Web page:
Could you imagine having to give up your beloved pet because you can’t afford to sterilize or sterilize it?
Sadly, in underserved communities in and around the greater Los Angeles area, the biggest barriers to pet sterilization and sterilization—which is essential to prevent animal roaming, suffering, and unnecessary euthanasia—are largely due to issues of economics and geography.
These neighborhoods are often “resource deserts” where animal-friendly resources are hard to find, hard to reach, and often unaffordable. As a result, many families have to decide whether to pay for preventive pet care or pay rent.
But if keeping animals alive, outside shelters and in homes are priority goals, then helping owners achieve them should be a priority. That means bringing our best efforts to the communities that desperately need them, providing accessible and affordable resources, and engaging residents directly.
That’s what Spay Day-tomorrow, February 24-is all about. But to be successful, we need to maintain that level of commitment every day.
Last year, with the help of our local partners in the rescue and shelter community, we opened a sterilization /sterilization clinic in south Los Angeles to significantly expand access to fully subsidized sterilization /sterilization surgery in the region. To date, we have performed more than 4,000 subsidized pet sterilization /sterilization operations at our facility in Chesterfield Square.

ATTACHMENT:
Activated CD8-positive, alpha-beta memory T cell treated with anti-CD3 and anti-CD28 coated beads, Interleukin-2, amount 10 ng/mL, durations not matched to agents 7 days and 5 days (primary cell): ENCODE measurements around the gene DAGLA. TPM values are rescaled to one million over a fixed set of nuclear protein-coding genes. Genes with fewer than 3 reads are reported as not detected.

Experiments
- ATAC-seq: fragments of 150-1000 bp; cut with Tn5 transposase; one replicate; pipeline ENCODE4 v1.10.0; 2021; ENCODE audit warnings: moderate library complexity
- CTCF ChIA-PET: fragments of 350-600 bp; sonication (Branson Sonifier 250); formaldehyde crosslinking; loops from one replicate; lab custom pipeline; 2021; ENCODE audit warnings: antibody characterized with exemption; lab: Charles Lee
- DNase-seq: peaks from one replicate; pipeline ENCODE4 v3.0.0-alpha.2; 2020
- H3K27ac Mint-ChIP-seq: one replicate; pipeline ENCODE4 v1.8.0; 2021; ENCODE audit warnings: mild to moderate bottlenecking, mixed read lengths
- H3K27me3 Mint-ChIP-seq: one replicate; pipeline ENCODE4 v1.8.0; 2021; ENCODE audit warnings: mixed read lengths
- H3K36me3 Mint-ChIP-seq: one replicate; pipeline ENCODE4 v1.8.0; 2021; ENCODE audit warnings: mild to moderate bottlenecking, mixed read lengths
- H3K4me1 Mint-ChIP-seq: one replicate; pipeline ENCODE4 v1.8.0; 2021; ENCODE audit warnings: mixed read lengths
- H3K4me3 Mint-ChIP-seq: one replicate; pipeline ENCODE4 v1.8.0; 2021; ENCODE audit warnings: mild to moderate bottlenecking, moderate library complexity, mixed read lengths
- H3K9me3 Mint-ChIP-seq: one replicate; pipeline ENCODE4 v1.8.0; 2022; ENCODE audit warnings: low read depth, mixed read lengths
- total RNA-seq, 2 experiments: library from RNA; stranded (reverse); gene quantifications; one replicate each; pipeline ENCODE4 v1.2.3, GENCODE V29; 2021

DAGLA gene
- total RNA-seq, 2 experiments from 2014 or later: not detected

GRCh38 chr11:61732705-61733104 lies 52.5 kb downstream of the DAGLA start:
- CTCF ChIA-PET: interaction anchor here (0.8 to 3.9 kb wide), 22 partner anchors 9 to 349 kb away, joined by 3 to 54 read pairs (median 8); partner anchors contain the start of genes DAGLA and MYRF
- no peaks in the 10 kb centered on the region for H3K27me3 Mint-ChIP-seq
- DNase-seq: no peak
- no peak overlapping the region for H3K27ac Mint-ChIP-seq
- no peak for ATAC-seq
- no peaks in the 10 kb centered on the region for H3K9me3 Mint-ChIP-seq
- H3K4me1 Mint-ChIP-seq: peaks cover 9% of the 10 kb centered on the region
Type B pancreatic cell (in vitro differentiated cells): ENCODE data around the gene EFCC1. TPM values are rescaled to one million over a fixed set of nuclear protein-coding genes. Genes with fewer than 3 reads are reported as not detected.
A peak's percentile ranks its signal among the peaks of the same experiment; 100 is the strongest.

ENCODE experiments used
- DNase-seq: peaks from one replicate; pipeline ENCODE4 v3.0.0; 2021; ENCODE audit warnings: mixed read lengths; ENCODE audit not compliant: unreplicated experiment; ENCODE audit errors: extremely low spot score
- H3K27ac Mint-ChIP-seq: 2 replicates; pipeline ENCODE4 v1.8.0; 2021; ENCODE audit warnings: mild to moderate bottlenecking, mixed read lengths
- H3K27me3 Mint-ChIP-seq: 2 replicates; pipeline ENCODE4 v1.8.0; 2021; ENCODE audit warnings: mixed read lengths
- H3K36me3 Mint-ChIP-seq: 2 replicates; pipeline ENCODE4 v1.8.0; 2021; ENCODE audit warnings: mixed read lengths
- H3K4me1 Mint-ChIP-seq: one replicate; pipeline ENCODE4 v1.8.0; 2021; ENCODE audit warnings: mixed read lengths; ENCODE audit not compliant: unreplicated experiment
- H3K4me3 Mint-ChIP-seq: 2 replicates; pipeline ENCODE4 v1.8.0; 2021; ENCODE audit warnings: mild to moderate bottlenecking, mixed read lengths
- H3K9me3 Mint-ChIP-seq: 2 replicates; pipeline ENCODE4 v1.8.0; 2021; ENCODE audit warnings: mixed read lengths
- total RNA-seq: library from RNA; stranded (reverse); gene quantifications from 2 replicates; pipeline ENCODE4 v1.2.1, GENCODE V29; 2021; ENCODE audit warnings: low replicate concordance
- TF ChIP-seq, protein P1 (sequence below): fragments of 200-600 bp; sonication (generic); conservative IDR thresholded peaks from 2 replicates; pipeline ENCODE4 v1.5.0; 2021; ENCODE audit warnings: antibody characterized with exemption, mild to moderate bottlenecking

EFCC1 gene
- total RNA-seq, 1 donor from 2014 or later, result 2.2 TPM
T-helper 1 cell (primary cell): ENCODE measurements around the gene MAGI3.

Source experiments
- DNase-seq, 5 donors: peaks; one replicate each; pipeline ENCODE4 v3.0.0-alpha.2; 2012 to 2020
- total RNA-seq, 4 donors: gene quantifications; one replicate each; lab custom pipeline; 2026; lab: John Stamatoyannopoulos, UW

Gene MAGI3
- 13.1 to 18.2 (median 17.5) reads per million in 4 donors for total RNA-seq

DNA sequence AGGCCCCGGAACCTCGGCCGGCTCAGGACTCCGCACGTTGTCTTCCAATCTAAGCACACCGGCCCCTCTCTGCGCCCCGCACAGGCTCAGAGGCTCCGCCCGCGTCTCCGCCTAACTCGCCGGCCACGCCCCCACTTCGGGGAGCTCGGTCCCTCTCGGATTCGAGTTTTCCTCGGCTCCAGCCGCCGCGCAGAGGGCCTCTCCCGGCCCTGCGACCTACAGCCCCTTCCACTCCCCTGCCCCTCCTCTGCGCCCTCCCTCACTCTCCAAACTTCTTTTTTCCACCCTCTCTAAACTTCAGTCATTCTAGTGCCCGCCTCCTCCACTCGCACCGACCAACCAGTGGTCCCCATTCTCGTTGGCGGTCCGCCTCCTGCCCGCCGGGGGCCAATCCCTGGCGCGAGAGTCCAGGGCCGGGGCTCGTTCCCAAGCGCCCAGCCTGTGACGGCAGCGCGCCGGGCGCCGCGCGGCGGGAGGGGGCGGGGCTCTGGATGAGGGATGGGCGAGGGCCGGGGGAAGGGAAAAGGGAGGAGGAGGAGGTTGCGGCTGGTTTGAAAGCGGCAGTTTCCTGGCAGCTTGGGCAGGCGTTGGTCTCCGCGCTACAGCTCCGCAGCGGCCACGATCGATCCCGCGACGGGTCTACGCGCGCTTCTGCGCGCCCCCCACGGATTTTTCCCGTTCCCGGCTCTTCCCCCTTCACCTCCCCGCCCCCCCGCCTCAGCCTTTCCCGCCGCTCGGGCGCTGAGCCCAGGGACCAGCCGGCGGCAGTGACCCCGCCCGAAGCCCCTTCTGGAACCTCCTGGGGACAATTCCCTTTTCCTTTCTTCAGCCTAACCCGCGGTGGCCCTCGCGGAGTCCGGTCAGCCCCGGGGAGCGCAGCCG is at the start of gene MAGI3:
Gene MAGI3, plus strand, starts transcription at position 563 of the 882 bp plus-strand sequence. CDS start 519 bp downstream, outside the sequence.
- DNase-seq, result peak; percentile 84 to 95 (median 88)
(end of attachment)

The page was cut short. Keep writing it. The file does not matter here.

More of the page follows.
Meanwhile, our” safety net ” program, in partnership with Los Angeles County, has organized more than 700 pet sterilization /sterilization operations at risk of being turned over to the Baldwin Park and Downey shelter, which is partially subsidized by funding from the Los Angeles County Animal Care Foundation.
We’ve also distributed more than million in subsidies to animal welfare organizations and partners in Los Angeles, including Downtown Dog Rescue, which regularly hosts sterilization /sterilization events in Compton, and the Amanda Foundation, which rescues hard – to-adopt animals at shelters across the city and county of Los Angeles, and runs a “spaymobile” throughout the city.
Roaming pets is a problem that requires compassionate and purposeful solutions. With around 7.5 million pets coming to shelters across the country every year, it’s important that we strive to make preventive services accessible and available to families—including pets—who need them most.